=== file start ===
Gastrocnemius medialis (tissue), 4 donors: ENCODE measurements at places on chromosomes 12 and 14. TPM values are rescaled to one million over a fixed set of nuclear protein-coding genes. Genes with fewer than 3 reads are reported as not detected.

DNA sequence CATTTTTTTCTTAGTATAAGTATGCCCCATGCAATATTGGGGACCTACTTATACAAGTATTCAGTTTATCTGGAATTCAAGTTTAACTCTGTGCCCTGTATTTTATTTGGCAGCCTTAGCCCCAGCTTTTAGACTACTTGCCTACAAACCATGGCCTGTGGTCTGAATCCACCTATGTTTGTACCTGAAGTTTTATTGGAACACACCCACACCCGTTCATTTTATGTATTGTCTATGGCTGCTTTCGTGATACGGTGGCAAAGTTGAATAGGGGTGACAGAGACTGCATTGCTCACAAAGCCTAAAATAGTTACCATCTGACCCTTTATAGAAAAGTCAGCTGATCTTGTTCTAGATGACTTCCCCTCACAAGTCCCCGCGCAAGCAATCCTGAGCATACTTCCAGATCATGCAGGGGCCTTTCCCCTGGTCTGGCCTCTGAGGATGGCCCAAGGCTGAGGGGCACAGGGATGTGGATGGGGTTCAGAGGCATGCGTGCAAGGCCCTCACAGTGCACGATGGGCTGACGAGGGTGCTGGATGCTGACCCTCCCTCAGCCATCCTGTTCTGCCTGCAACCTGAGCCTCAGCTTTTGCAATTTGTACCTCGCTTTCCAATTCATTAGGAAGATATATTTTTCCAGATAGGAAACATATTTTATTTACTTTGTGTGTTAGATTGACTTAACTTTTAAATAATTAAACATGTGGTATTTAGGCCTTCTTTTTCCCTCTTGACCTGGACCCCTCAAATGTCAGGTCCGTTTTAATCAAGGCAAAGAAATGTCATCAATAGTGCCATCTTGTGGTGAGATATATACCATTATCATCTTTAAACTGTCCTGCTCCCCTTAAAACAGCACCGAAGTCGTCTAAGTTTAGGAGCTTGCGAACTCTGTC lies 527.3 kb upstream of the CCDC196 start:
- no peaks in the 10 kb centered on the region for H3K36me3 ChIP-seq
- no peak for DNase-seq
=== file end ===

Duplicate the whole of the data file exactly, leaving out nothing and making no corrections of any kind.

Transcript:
Gastrocnemius medialis (tissue), 4 donors: ENCODE measurements at places on chromosomes 12 and 14. TPM values are rescaled to one million over a fixed set of nuclear protein-coding genes. Genes with fewer than 3 reads are reported as not detected.

DNA sequence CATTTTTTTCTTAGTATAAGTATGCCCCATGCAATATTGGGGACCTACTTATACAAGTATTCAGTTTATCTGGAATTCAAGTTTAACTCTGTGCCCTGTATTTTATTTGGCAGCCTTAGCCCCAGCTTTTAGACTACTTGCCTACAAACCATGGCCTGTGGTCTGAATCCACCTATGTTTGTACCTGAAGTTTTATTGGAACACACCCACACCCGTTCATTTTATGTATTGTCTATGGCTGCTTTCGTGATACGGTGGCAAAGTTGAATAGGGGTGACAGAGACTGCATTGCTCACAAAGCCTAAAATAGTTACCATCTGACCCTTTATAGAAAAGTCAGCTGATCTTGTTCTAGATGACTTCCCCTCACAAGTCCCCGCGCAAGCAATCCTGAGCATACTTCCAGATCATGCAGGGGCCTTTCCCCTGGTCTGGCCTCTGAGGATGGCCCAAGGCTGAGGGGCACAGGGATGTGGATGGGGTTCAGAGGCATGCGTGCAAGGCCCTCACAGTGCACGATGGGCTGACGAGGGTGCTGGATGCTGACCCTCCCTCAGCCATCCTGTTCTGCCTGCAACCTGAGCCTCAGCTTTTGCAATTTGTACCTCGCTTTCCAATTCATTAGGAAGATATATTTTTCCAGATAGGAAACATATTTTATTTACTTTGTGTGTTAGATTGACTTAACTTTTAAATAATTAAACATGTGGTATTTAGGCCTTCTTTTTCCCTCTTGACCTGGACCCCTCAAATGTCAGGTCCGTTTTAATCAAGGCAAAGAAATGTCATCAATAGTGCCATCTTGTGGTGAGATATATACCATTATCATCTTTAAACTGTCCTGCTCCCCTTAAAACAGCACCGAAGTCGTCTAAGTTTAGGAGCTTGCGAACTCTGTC lies 527.3 kb upstream of the CCDC196 start:
- no peaks in the 10 kb centered on the region for H3K36me3 ChIP-seq
- no peak for DNase-seq